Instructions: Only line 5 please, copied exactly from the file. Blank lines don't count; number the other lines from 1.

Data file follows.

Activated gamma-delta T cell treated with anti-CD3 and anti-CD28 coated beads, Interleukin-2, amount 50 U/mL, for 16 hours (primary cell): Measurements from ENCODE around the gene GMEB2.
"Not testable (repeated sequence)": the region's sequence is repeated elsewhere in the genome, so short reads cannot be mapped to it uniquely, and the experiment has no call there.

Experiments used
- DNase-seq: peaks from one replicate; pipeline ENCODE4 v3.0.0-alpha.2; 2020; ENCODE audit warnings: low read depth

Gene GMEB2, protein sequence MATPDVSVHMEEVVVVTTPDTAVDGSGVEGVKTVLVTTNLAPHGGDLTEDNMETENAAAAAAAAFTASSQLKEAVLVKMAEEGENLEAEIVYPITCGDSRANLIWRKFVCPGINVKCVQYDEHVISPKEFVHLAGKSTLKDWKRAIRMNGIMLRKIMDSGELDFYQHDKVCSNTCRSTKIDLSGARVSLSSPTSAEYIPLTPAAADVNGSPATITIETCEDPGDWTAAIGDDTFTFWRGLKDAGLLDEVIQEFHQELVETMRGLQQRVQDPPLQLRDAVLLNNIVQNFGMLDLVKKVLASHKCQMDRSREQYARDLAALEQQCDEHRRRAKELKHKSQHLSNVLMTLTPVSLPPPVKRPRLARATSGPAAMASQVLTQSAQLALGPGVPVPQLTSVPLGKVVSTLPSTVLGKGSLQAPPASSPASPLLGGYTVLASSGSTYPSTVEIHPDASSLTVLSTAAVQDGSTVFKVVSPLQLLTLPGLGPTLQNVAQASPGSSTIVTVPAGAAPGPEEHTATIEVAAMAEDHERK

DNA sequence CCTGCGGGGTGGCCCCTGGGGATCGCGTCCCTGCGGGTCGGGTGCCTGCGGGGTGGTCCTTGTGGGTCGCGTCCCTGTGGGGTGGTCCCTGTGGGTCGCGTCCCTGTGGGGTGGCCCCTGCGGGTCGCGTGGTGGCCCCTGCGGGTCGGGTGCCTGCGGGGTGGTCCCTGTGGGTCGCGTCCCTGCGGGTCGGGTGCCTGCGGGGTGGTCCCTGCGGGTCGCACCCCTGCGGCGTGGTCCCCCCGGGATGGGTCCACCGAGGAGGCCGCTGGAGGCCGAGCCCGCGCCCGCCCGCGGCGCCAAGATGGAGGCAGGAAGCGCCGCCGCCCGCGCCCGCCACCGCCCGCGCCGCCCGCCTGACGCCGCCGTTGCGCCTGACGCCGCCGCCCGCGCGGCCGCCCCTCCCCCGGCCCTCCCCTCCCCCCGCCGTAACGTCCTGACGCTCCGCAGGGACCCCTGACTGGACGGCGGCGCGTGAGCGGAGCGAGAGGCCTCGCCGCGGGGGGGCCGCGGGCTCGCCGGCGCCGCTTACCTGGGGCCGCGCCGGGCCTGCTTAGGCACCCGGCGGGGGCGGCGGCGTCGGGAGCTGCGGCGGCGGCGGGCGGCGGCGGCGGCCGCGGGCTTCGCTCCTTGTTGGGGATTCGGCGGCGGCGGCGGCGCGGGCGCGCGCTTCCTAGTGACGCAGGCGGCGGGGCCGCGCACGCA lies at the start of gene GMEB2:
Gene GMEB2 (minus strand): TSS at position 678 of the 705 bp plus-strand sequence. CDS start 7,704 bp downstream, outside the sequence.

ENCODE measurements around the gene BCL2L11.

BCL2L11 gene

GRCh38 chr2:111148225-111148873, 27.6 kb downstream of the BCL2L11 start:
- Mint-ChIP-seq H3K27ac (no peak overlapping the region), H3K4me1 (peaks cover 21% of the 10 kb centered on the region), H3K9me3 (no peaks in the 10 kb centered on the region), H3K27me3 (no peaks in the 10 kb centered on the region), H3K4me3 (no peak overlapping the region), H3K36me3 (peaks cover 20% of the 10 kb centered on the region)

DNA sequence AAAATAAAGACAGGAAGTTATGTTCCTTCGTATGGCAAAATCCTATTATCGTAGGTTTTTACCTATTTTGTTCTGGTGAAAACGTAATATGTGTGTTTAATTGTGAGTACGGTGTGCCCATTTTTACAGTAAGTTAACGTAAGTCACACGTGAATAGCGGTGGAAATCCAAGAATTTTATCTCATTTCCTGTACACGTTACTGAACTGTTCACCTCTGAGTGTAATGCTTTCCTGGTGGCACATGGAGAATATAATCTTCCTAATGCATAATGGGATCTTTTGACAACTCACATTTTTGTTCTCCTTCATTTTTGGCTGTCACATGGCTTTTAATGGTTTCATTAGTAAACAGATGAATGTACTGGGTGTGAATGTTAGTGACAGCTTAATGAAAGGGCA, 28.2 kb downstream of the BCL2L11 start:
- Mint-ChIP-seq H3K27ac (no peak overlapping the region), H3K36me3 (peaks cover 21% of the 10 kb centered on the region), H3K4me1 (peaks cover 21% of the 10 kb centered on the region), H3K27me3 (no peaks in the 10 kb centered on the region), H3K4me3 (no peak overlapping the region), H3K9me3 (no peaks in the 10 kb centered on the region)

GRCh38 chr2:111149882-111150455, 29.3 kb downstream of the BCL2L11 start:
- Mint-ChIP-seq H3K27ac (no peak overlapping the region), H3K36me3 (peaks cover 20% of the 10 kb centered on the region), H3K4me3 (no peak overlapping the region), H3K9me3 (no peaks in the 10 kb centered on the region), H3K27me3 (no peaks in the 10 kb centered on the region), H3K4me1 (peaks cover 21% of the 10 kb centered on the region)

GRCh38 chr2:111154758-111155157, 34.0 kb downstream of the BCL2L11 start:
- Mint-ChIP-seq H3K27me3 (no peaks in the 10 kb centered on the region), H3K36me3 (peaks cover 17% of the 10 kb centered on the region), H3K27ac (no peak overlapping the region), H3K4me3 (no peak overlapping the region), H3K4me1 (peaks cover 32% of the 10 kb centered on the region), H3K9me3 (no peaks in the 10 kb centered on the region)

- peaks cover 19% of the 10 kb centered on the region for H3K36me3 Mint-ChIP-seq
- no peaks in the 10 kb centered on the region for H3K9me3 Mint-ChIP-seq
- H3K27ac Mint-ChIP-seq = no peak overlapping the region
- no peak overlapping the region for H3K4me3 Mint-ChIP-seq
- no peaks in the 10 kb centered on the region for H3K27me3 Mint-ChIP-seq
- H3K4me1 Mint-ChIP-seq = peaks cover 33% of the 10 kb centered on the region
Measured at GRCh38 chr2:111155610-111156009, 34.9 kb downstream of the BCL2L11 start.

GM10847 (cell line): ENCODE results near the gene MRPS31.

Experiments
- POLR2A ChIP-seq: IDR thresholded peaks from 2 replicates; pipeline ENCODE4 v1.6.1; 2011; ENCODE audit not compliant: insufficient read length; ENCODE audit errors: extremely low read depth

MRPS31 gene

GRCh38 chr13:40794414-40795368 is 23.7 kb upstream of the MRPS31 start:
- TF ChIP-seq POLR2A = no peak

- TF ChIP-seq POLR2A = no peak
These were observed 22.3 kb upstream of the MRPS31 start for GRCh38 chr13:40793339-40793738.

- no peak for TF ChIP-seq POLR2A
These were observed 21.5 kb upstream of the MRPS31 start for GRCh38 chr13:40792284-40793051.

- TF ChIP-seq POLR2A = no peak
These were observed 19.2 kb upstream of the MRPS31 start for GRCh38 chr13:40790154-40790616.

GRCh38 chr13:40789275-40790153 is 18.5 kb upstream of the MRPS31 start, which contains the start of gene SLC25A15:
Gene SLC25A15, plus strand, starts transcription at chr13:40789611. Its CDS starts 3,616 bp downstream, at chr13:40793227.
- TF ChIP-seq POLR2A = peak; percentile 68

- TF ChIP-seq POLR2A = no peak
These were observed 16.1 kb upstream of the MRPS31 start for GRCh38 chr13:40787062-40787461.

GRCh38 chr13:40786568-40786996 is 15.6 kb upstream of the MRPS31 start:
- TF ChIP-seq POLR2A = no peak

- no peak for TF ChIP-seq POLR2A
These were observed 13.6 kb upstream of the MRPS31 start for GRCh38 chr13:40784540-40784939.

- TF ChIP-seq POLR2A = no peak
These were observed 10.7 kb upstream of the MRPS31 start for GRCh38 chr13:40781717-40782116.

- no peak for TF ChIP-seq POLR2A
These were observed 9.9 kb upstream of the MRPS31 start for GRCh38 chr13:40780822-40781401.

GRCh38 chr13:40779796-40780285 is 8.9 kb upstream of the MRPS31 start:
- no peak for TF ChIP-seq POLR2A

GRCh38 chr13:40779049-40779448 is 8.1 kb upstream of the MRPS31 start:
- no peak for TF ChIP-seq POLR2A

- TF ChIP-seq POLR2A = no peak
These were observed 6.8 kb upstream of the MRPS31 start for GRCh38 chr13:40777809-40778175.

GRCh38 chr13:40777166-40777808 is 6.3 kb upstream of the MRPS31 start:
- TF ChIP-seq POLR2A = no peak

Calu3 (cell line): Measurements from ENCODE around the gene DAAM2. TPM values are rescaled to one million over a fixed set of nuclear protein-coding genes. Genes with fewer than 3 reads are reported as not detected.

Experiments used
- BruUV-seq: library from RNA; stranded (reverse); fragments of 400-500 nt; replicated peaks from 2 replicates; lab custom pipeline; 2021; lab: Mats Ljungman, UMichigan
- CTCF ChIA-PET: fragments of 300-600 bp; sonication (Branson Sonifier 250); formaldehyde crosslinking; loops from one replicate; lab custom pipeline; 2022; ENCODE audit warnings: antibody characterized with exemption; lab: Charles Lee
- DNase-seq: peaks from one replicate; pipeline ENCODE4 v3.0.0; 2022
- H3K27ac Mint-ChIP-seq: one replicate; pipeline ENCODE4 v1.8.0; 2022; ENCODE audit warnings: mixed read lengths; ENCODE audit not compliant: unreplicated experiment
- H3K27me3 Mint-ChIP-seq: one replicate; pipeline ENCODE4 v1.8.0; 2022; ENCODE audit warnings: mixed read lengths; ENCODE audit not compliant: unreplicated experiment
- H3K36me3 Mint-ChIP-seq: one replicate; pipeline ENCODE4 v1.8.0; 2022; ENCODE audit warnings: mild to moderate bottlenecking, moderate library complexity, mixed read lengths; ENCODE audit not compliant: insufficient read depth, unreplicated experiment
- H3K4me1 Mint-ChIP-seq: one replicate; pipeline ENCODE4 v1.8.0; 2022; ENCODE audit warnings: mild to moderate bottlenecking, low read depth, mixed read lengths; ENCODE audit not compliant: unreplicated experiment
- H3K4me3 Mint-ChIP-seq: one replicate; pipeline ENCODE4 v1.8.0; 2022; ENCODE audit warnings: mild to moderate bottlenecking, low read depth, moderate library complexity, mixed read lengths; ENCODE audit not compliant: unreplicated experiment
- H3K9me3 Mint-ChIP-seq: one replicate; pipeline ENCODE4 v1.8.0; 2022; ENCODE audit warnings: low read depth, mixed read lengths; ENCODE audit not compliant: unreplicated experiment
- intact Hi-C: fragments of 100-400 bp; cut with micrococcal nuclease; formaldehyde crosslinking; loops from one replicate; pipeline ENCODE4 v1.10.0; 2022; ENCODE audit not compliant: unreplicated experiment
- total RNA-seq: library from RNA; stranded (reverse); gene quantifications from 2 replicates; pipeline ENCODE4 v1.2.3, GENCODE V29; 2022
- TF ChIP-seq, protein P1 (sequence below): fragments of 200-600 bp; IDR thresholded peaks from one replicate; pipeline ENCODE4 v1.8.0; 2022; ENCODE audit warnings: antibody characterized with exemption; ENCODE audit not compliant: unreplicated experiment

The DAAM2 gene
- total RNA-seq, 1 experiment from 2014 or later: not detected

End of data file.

Gene GMEB2, protein sequence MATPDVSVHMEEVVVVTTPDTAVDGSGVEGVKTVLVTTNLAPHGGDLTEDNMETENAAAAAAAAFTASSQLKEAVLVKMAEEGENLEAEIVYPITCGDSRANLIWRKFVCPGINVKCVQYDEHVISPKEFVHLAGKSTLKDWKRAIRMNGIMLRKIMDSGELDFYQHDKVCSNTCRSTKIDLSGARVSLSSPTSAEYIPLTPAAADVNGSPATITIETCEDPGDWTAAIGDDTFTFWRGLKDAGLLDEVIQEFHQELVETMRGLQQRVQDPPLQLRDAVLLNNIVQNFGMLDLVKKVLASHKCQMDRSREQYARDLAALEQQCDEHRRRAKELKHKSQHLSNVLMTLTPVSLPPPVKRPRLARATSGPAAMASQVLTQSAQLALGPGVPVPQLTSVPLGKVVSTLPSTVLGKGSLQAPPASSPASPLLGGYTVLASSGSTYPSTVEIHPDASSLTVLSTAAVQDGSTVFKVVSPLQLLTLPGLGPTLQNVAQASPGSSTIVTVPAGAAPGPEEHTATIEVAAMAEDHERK